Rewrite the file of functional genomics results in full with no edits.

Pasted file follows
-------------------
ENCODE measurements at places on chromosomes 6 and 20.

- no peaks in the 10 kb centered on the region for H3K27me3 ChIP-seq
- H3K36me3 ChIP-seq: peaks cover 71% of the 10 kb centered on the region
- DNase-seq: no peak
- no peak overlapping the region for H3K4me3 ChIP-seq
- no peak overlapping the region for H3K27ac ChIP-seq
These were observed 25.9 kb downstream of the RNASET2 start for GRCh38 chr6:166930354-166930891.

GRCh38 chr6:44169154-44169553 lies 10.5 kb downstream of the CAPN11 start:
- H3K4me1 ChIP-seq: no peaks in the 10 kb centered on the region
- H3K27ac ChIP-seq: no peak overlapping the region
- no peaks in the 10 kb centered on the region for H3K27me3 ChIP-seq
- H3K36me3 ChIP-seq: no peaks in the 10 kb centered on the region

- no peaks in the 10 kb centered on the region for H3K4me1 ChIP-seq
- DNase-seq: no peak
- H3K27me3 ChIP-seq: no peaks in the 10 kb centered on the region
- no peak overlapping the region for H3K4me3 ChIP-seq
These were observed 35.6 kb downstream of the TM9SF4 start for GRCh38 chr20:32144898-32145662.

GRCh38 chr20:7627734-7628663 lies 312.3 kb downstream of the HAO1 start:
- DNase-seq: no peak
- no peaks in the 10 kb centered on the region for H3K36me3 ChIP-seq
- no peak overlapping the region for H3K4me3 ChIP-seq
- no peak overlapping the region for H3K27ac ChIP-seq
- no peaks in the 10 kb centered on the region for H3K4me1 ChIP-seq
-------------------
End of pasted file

ENCODE measurements at places on chromosomes 6 and 20.

- no peaks in the 10 kb centered on the region for H3K27me3 ChIP-seq
- H3K36me3 ChIP-seq: peaks cover 71% of the 10 kb centered on the region
- DNase-seq: no peak
- no peak overlapping the region for H3K4me3 ChIP-seq
- no peak overlapping the region for H3K27ac ChIP-seq
These were observed 25.9 kb downstream of the RNASET2 start for GRCh38 chr6:166930354-166930891.

GRCh38 chr6:44169154-44169553 lies 10.5 kb downstream of the CAPN11 start:
- H3K4me1 ChIP-seq: no peaks in the 10 kb centered on the region
- H3K27ac ChIP-seq: no peak overlapping the region
- no peaks in the 10 kb centered on the region for H3K27me3 ChIP-seq
- H3K36me3 ChIP-seq: no peaks in the 10 kb centered on the region

- no peaks in the 10 kb centered on the region for H3K4me1 ChIP-seq
- DNase-seq: no peak
- H3K27me3 ChIP-seq: no peaks in the 10 kb centered on the region
- no peak overlapping the region for H3K4me3 ChIP-seq
These were observed 35.6 kb downstream of the TM9SF4 start for GRCh38 chr20:32144898-32145662.

GRCh38 chr20:7627734-7628663 lies 312.3 kb downstream of the HAO1 start:
- DNase-seq: no peak
- no peaks in the 10 kb centered on the region for H3K36me3 ChIP-seq
- no peak overlapping the region for H3K4me3 ChIP-seq
- no peak overlapping the region for H3K27ac ChIP-seq
- no peaks in the 10 kb centered on the region for H3K4me1 ChIP-seq